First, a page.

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Opinion Lots of children drown every summer. This is not inevitable.

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It was supposed to be a day of summer fun for the Cohn family. In July 2007, Karen and Brian Cohn had recently welcomed their fourth child and moved into a new home. Their son Zachary, 6 years old, was swimming in their new pool. The Cohns had ensured their pool met the city’s safety codes for fencing and door alarms. Little did they know that the pool’s drain cover had come loose, exposing a powerful vacuum pump that, within seconds, trapped Zachary’s arm and held him underwater. By the time the Cohns shut off the pool’s power, Zachary had drowned.

More children ages 1 to 4 die of drowning than any cause except birth defects, according to the Centers for Disease Control and Prevention. For children ages 1 through 14, drowning is the second-leading cause of unintentional death, behind only car collisions.

Drowning rates have increased since the pandemic’s start. Children who missed out on swim lessons during the pandemic’s worst waves are getting into the water. Amid a summer of record-breaking temperatures, many families seek the nearest body of water. But a national lifeguard shortage has forced public pools, beaches and water parks to limit their hours or close altogether, so some families consider more dangerous alternatives.

Tragedies such as Zachary Cohn’s death are preventable. The Cohn family’s ZAC Foundation explains how. Young children in the water should be within one arm’s length of an adult at all times. At home, outdoor swimming pools should be ringed by a four-sided fence, with alarms on doors leading outside so children don’t wander to the pool undetected. Pool drains should be regularly inspected for broken or loose covers. Enroll children in swimming lessons, swim where lifeguards are present, and, in open water, set a good example by wearing a life jacket.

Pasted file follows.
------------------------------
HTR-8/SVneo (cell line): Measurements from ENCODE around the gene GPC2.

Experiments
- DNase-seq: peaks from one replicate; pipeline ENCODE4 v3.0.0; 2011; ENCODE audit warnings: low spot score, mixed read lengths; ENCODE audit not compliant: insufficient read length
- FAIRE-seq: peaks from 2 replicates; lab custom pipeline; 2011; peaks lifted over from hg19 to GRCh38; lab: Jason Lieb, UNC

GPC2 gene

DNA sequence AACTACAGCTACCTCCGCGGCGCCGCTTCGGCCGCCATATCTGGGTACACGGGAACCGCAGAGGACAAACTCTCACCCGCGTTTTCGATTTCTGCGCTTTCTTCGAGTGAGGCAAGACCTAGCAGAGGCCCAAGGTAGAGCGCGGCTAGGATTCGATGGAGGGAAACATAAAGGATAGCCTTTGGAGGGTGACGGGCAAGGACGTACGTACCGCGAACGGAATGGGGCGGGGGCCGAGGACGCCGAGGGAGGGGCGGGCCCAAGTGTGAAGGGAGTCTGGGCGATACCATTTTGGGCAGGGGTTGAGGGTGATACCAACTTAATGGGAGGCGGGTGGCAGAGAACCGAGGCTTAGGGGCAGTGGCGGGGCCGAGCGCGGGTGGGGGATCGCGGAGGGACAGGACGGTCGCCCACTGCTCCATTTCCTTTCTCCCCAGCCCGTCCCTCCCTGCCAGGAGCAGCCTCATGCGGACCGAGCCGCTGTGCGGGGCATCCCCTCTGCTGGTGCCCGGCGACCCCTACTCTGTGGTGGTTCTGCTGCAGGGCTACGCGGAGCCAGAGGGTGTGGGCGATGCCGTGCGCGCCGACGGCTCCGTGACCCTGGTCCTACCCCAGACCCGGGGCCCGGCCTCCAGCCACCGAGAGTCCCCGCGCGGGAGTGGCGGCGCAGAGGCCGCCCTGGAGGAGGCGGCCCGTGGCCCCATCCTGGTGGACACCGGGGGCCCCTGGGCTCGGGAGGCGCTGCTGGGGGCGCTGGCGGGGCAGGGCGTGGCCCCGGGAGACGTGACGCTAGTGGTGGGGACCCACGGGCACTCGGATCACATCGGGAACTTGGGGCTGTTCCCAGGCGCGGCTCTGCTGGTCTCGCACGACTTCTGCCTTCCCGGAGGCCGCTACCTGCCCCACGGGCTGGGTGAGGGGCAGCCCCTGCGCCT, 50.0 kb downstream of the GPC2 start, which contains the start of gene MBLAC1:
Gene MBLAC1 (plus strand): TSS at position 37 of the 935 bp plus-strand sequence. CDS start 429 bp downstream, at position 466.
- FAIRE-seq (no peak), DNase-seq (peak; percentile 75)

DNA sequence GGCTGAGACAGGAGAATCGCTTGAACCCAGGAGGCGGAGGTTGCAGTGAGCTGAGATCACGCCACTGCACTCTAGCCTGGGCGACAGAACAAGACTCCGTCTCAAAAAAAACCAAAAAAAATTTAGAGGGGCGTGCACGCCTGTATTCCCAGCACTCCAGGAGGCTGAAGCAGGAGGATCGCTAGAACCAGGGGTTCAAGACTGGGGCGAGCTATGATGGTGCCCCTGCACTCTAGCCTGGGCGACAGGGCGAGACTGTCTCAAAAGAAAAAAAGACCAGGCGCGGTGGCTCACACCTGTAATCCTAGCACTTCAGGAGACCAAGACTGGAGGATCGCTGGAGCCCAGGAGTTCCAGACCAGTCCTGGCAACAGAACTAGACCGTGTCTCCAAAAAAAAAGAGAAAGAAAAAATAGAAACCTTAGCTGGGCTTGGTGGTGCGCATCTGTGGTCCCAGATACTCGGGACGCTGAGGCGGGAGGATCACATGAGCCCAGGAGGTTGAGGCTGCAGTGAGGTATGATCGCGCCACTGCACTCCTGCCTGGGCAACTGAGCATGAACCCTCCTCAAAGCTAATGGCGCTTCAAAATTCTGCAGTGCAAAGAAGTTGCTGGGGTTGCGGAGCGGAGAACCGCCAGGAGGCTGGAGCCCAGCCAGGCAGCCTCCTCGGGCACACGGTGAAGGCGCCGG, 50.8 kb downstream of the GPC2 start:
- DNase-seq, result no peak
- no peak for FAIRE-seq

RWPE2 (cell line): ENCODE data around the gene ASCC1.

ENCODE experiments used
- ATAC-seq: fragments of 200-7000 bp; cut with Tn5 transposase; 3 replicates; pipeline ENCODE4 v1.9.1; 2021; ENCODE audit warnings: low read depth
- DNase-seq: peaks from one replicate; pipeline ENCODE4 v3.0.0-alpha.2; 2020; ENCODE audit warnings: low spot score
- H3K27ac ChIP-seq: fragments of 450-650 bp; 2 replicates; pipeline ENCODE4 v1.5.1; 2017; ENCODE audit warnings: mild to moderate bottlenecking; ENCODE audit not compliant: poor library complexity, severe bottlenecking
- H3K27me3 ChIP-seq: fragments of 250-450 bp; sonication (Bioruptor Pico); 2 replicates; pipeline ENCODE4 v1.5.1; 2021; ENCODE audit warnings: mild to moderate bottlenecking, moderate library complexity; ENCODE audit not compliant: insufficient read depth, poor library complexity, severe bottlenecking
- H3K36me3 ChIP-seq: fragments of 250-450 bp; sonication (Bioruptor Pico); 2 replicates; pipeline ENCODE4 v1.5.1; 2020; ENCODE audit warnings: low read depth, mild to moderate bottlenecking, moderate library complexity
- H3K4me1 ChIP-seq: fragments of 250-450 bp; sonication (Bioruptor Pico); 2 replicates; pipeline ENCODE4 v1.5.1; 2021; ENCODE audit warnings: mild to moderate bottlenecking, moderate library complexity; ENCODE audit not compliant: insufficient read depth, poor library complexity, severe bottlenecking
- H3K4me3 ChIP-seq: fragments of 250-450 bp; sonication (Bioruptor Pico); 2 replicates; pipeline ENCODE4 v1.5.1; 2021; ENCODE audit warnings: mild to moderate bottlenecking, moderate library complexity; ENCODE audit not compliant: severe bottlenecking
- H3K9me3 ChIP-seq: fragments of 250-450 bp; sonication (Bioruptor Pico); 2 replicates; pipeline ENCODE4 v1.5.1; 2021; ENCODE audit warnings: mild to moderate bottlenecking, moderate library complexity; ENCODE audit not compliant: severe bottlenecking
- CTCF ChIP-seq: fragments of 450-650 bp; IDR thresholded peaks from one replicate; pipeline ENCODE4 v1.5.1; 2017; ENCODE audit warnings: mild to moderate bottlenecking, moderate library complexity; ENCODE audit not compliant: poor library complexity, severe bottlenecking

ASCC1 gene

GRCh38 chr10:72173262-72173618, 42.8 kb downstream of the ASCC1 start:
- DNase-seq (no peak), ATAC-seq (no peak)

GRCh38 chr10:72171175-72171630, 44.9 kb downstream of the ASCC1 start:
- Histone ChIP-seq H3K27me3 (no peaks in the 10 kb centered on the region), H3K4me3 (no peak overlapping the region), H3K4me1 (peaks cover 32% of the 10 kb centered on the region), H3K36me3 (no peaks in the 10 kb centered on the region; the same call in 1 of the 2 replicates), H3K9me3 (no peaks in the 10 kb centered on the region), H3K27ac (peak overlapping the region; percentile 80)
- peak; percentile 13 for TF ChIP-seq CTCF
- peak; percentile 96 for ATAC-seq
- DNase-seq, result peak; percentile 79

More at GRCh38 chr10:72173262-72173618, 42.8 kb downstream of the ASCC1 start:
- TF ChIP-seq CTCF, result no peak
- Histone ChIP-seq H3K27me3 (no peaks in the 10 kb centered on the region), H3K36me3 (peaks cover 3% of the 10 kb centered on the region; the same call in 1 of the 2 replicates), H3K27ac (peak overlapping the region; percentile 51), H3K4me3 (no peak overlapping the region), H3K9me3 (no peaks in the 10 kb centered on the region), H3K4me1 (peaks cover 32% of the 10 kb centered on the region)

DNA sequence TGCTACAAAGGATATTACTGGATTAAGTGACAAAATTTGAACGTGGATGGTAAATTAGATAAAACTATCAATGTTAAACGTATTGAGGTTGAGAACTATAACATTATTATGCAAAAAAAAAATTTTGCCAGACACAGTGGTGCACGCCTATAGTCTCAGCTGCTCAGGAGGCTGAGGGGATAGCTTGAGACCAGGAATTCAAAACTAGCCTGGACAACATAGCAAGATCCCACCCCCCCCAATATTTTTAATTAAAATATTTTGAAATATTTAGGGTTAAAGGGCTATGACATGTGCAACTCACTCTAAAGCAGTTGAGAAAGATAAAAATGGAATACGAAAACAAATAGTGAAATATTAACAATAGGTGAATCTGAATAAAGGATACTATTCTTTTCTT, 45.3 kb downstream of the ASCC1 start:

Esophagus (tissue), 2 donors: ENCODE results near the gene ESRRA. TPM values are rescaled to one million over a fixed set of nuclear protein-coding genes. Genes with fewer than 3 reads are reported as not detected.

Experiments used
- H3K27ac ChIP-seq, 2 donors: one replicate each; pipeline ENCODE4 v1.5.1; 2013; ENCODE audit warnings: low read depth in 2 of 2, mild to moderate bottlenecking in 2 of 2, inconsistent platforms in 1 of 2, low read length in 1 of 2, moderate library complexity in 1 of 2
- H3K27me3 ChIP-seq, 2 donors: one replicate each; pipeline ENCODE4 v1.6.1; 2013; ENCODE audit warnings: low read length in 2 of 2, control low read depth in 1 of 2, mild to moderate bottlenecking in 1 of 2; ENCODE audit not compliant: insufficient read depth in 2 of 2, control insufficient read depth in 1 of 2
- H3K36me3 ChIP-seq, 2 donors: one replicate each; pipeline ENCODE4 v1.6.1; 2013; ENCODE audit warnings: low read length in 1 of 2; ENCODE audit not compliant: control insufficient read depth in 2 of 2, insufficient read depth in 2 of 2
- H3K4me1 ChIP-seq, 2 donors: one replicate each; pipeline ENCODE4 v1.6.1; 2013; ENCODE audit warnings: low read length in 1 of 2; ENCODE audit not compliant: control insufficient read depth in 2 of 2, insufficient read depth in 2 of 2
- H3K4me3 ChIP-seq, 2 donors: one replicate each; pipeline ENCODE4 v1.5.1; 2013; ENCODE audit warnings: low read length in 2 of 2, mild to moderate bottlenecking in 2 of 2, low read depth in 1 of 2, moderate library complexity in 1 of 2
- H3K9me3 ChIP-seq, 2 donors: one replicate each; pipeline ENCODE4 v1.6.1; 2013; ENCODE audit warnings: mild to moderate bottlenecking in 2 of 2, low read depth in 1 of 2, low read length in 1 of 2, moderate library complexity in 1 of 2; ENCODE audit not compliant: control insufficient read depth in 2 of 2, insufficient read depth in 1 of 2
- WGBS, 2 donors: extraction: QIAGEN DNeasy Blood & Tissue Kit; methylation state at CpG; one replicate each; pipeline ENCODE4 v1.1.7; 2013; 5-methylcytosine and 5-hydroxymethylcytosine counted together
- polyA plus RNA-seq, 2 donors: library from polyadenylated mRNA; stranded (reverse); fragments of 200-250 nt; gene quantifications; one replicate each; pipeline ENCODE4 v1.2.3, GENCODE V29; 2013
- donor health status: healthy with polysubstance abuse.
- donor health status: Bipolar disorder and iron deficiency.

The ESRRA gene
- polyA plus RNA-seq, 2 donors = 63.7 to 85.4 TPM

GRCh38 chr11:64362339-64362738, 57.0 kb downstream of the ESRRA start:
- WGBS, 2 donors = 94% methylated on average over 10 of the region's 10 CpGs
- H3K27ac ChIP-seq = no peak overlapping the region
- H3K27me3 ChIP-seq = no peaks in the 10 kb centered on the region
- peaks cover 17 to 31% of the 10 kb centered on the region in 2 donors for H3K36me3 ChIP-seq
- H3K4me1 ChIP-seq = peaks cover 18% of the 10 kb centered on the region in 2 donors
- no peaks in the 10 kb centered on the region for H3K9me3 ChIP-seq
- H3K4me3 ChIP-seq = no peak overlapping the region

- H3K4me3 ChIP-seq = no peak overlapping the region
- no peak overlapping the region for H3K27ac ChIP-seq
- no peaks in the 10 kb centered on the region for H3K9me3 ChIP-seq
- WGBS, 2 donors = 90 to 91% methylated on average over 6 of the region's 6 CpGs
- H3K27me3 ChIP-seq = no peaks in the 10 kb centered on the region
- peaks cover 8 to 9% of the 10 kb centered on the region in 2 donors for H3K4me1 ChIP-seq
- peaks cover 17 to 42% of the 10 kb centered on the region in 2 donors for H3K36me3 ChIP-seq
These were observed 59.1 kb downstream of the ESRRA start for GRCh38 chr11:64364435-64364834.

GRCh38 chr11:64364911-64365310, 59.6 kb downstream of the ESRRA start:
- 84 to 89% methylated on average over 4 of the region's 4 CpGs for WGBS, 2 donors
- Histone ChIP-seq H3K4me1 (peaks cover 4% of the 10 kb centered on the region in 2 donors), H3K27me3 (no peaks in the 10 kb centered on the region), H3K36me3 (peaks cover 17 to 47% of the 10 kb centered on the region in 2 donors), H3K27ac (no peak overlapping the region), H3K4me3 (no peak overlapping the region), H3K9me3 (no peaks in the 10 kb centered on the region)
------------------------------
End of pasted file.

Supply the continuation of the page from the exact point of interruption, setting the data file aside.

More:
Local lawmakers should require proper fencing around pools, mandate life jackets in open water and add swim lessons to public school curriculums. Last year, the CDC received drowning prevention funding for the first time, a new resource that strapped state public safety agencies should tap. Amid the national lifeguard shortage, organizations that hire lifeguards, including city and state governments, should step up recruitment, build out training programs and increase lifeguard pay. California is considering a bill that would allow ocean lifeguards to work at public pools during the offseasons, while the YMCA is covering the cost of lifeguard certification. More than 100 researchers from government agencies and nonprofits are working on a National Water Safety Action Plan; California has a similar drowning prevention coalition. Other state and regional groups could do the same.

As a scorching summer comes to a close, and as families make their Labor Day plans, take the extra effort to stay safe. No family should have to endure what the Cohns have experienced.

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